Stage 2: Inflorescence Formation
The emergence of Bromeliad blooms is often heralded by a bold splash of color. Most Bromeliads you find in grocery stores or garden centers will be in this stage since their extravagant coloring makes them an easy sell.
In many varieties, a vibrant inflorescence begins to rise from the center of the spiral of foliage.
Others, like Neoregelias, keep their blooms close to the chest while some of the existing leaves flush with dramatic tones of pink, purple, orange, or red. This color change often surrounds the center of the plant’s foliage rosette with a bright halo of color. Some Bromeliads even combine these approaches, extending a brilliant inflorescence from a patch of sunrise-colored leaves.
It will often take a week or two for the flower spike to stretch to its full height and spread open. This isn’t universal, though. Some varieties are noticeably faster, and some are a lot slower. The timing will also likely depend on the amount of light and water your Bromeliad receives. If it’s short on energy or moisture, it will be slower than normal.
Stage 3: Flowering
After your Bromeliad’s inflorescence is fully formed, you may have to wait another 7-10 days before the true flowers bloom. Again, this depends a lot on the variety you’re cultivating. Some Bromeliad blossoms start to open while the flower spike is still growing.
The flowers can be just as variable in appearance as the bracts. Some are quite colorful and attractive in their own right, while others are inconspicuous. You’ll typically see them unfurling from the junctions between the colorful leaves of the inflorescence.
Bromeliad flowers all have three petals and six pollen-bearing stamens, arranged around a central stigma that holds the ovaries. These structures are tiny and can be hard to make out without getting quite close.
Bromeliads can often remain in bloom for three to six months. During this time, individual flowers will pop out from the inflorescence one or two at a time and spread their petals. After a week or so, they’ll wither and die.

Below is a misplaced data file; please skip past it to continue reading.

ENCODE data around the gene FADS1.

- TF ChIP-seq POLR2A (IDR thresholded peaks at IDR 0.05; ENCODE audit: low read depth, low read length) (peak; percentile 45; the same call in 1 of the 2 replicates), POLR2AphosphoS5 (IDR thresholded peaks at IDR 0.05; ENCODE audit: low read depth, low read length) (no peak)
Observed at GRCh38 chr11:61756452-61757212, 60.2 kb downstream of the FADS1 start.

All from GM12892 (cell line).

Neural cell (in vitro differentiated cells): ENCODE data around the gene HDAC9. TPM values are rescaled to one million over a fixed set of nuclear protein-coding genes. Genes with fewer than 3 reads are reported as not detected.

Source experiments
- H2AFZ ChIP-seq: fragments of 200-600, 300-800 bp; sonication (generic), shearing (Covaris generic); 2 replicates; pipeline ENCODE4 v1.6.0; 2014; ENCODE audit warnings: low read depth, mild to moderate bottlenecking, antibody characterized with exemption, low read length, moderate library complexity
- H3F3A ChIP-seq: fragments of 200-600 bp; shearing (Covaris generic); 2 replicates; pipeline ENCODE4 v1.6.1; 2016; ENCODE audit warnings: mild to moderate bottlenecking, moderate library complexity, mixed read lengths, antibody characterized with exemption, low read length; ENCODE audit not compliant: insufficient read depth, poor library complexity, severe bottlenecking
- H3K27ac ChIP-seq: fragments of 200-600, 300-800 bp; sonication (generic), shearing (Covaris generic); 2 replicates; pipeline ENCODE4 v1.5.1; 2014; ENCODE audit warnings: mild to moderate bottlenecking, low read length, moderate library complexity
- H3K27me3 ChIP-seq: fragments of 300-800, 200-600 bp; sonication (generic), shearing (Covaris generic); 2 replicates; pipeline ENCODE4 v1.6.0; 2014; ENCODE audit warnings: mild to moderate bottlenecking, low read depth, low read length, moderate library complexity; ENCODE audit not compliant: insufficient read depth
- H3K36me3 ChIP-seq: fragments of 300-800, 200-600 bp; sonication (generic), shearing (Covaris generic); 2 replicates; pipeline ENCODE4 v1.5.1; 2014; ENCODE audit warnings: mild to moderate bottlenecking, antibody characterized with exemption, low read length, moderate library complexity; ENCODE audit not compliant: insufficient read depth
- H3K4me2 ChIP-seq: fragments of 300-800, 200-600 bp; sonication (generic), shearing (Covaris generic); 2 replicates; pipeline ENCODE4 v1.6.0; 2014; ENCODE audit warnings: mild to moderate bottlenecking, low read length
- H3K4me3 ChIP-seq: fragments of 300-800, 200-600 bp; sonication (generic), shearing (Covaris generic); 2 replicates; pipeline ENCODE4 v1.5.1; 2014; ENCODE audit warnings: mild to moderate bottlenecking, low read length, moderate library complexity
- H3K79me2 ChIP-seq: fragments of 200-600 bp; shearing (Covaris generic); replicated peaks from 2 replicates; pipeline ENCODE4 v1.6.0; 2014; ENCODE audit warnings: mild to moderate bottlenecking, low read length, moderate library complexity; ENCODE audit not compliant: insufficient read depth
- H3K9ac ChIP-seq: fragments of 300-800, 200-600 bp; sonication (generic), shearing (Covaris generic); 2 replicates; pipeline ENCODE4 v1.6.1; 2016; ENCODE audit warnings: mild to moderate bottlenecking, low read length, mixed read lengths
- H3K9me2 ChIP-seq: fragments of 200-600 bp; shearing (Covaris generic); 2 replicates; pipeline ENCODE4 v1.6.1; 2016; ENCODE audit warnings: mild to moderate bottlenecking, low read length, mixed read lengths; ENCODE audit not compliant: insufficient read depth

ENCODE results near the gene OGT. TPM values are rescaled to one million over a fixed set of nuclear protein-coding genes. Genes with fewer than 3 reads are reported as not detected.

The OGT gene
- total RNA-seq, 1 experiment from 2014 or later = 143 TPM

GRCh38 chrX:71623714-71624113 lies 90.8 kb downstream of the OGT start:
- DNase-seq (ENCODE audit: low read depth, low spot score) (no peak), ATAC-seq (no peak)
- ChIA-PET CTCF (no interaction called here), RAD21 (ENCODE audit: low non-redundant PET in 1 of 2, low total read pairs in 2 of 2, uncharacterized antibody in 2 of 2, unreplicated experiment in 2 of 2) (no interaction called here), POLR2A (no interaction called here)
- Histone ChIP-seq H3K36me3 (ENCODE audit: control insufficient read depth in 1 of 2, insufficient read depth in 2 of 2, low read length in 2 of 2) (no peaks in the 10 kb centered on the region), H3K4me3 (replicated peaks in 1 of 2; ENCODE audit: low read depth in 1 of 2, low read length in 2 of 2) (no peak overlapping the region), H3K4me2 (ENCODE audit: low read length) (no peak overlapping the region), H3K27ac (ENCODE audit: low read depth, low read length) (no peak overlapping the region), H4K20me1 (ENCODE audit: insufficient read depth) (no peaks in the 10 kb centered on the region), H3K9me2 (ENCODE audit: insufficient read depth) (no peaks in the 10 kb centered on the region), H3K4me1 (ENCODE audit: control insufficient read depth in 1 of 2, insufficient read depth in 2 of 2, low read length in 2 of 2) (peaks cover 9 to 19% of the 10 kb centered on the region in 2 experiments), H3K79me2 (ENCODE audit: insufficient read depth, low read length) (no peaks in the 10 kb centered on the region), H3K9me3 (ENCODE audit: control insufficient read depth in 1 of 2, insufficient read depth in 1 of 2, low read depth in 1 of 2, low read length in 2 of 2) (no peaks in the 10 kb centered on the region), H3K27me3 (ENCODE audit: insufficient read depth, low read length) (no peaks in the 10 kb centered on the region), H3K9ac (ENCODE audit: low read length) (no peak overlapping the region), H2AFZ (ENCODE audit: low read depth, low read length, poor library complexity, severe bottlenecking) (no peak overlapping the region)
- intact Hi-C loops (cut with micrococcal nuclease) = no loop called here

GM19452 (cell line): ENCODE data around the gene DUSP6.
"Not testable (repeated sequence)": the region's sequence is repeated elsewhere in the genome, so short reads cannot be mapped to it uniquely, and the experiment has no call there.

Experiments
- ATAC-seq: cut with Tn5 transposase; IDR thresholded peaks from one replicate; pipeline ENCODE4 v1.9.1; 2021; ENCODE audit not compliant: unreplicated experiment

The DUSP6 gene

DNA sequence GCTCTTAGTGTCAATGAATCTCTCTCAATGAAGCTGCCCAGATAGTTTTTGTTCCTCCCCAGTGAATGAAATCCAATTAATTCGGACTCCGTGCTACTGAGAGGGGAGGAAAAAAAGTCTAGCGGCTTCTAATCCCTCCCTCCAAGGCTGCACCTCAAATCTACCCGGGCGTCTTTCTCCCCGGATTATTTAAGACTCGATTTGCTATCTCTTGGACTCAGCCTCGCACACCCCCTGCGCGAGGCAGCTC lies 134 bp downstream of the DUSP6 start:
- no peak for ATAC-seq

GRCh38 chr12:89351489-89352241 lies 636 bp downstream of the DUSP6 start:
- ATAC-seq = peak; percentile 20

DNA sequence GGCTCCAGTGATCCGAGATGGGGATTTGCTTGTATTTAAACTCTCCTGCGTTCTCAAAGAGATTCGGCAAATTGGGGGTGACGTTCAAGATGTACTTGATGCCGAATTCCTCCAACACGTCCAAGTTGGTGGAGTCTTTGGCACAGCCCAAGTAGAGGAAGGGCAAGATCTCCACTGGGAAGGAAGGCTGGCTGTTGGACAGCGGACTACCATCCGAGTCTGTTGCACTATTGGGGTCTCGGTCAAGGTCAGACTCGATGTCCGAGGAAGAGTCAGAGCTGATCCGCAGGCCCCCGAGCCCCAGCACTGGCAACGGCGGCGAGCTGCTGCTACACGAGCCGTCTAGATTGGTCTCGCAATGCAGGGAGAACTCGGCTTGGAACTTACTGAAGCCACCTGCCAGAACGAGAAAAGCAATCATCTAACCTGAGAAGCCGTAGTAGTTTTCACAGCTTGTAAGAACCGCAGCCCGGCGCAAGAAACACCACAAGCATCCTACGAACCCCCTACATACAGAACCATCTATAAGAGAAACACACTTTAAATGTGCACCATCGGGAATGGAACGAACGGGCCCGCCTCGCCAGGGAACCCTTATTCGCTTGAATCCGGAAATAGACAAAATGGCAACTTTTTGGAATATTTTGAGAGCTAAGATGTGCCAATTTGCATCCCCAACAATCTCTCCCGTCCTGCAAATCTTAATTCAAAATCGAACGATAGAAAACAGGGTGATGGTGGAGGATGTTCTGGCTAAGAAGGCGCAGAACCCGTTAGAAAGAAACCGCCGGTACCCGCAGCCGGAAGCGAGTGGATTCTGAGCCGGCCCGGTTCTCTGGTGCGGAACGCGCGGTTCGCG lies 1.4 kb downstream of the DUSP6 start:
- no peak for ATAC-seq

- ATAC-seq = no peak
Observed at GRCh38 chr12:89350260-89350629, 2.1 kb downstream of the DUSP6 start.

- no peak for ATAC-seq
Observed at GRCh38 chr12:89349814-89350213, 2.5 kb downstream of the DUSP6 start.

During this time, your Bromeliad will often start to form pups. These small copies of the original plant usually appear at the outside edge of the foliage rosette. In other cases, they may spring out of the soil a few inches away. You can propagate them to keep your plant going after its life cycle ends, though you’ll need to wait until they get quite a bit bigger.
Stage 4: Senescence
A few months after emerging, your Bromeliad blooms will start to age and die. The stunning colors will fade to a dreary gray-brown. The inflorescence will dry out and eventually drop off after a few weeks.
If they’ve been fertilized, they’ll stick around longer. The inflorescences will swell up into clusters of green or brown seed pods over the course of several months. Once those fruits come off, the dried remnants of the flower stalk will soon follow.
In either case, this process indicates that your plant has entered the final stage of its life. It won’t die right away — many Bromeliads can stick around for as long as three years after flowering. However, the main rosette will stop growing and expanding. Your plant’s energy will be diverted to the pups instead.
Bromeliads usually produce at least a few offsets before they perish. The longer you leave them attached to the main plant, the stronger they’ll be when you transplant them. But splitting them off sooner often prompts the parent Bromeliad to produce more. You can usually strike the right balance by propagating your Bromeliad pups once they’re about ⅓ of the size of the original.
At that point, the cycle begins again for each of your baby Bromeliads. If you nurture them well, they’ll grow strong and produce gorgeous blooms of their own.